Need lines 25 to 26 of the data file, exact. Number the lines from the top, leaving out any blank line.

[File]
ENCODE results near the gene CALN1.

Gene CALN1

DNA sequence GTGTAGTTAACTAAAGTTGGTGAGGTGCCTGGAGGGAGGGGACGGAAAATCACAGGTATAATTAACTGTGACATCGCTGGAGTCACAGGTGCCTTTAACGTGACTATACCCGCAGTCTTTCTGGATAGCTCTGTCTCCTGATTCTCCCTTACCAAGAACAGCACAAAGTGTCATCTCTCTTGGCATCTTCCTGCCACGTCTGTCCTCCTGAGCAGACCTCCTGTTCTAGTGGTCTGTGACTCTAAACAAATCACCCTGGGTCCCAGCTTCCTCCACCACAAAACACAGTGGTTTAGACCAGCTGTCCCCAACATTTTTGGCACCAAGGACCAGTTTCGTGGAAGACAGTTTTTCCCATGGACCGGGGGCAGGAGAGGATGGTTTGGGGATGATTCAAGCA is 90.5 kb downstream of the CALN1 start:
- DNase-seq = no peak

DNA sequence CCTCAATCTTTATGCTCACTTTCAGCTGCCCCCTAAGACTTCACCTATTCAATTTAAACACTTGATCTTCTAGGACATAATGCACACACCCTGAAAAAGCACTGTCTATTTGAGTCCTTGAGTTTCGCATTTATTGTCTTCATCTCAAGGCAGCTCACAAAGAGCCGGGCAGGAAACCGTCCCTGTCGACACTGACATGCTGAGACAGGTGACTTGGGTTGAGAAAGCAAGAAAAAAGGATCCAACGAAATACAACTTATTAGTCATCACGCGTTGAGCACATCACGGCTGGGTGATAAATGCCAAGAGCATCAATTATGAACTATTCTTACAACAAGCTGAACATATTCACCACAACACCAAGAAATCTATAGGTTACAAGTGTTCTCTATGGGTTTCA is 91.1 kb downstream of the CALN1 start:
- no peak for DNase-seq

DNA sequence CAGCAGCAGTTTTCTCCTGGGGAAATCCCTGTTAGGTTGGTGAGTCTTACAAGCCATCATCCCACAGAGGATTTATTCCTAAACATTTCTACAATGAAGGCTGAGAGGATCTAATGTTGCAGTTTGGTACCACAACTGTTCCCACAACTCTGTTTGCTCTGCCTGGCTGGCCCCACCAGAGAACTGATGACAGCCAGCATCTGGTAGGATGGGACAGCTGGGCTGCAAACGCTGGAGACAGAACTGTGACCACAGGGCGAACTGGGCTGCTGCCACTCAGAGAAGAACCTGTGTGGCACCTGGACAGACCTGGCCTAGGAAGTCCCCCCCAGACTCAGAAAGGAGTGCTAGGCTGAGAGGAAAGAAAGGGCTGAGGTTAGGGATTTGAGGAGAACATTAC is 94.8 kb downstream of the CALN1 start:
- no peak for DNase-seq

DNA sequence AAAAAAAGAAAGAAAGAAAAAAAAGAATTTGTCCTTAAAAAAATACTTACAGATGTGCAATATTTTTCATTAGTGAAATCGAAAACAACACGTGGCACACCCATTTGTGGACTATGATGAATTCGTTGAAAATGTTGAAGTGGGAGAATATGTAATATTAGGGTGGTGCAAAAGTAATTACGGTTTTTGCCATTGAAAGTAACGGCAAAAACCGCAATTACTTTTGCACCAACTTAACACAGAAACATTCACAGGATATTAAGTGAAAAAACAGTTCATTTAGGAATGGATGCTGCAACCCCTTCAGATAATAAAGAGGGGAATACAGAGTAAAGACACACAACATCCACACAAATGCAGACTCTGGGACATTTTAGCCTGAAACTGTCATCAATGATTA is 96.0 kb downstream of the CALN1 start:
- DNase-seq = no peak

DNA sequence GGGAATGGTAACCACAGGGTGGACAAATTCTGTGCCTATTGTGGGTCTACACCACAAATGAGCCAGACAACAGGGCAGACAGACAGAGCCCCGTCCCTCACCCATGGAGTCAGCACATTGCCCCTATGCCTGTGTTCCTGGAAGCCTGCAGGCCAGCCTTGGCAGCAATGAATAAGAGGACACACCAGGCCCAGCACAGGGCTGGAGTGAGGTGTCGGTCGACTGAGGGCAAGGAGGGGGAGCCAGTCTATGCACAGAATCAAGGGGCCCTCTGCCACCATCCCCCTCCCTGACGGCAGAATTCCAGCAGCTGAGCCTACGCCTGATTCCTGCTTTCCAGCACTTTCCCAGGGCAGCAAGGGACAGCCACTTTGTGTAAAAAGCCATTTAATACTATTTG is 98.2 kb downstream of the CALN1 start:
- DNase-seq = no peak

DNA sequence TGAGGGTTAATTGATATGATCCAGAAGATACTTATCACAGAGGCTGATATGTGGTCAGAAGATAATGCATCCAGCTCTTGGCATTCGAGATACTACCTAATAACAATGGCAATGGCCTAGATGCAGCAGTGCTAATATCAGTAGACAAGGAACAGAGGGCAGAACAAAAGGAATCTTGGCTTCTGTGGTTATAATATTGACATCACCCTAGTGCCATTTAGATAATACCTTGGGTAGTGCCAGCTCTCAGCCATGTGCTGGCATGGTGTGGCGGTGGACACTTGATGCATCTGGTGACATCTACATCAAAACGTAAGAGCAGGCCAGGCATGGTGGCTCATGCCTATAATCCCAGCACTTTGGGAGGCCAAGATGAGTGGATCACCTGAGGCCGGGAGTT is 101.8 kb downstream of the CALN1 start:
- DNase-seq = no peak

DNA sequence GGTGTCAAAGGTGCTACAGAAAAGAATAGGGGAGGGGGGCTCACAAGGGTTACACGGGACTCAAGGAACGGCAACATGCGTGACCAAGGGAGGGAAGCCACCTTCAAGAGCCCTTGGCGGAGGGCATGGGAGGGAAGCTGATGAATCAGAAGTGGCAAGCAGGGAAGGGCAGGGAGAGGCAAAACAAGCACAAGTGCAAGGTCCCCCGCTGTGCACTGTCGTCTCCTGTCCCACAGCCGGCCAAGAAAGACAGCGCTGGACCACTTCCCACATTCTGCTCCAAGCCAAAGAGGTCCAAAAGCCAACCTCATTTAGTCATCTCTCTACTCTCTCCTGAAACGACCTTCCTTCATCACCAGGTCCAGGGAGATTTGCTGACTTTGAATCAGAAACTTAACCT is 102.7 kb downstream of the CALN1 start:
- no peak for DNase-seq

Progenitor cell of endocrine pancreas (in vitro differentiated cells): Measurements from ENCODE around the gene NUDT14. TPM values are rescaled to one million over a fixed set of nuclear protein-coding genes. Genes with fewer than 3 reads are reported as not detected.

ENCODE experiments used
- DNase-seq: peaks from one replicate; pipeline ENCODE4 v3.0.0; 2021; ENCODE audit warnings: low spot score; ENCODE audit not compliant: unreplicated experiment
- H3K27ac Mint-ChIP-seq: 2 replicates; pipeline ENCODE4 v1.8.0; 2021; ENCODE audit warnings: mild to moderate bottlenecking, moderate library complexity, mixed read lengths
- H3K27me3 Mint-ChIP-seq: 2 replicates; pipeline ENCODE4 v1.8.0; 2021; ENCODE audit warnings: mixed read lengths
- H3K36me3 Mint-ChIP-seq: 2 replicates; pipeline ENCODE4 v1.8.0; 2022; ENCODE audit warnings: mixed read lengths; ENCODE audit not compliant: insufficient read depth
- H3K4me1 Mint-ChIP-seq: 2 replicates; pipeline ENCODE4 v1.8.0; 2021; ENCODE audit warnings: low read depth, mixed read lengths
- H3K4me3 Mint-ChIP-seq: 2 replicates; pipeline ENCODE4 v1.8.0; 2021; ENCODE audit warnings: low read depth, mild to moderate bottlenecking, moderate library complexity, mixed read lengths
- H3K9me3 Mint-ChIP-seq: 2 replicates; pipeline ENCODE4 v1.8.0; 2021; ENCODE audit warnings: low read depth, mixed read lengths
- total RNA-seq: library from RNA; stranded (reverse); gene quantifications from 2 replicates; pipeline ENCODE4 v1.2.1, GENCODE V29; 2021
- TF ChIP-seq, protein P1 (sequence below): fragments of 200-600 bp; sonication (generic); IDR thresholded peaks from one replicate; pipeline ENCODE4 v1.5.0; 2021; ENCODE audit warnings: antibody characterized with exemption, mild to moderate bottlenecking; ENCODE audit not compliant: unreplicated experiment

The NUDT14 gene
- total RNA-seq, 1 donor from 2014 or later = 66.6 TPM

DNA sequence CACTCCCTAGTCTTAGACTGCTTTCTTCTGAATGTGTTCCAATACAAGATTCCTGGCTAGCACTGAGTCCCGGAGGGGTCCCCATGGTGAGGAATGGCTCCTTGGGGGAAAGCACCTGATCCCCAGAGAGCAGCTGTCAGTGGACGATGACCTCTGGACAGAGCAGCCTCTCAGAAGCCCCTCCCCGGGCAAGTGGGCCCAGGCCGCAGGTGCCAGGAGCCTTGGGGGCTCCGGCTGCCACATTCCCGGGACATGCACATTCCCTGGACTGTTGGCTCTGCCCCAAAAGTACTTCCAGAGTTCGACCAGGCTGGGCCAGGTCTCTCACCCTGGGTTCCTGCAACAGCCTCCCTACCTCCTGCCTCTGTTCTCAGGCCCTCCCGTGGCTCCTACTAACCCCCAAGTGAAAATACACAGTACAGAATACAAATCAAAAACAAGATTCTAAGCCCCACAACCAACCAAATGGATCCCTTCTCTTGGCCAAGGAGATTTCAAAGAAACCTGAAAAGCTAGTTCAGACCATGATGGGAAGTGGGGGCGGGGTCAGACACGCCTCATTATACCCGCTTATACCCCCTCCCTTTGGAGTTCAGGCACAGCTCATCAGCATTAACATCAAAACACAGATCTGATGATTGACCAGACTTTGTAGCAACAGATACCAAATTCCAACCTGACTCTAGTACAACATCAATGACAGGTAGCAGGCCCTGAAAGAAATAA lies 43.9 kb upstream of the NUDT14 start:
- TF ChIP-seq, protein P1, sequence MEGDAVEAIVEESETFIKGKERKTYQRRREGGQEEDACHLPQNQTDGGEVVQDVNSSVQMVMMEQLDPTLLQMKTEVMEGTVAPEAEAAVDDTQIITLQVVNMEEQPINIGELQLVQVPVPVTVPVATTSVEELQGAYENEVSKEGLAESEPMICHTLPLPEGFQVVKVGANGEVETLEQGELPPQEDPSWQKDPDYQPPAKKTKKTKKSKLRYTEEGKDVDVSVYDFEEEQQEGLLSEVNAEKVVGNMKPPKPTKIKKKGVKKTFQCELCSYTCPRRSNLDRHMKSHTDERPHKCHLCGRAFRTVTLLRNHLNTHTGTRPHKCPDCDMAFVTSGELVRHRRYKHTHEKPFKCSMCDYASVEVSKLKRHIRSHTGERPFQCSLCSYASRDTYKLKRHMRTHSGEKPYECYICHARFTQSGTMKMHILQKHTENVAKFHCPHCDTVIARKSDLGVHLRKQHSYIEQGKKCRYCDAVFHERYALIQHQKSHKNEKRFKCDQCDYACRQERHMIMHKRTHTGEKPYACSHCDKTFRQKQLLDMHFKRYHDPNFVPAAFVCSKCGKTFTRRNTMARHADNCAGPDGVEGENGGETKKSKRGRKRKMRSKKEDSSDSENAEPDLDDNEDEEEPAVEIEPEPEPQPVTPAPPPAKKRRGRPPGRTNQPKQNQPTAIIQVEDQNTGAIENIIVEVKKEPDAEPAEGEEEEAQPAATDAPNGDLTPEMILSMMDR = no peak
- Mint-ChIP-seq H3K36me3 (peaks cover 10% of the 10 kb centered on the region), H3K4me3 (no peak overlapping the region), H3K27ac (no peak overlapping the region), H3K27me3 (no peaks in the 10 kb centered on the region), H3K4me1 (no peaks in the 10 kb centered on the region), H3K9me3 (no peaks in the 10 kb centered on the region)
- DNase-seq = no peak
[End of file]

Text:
- H3K9me3 Mint-ChIP-seq: 2 replicates; pipeline ENCODE4 v1.8.0; 2021; ENCODE audit warnings: low read depth, mixed read lengths
- total RNA-seq: library from RNA; stranded (reverse); gene quantifications from 2 replicates; pipeline ENCODE4 v1.2.1, GENCODE V29; 2021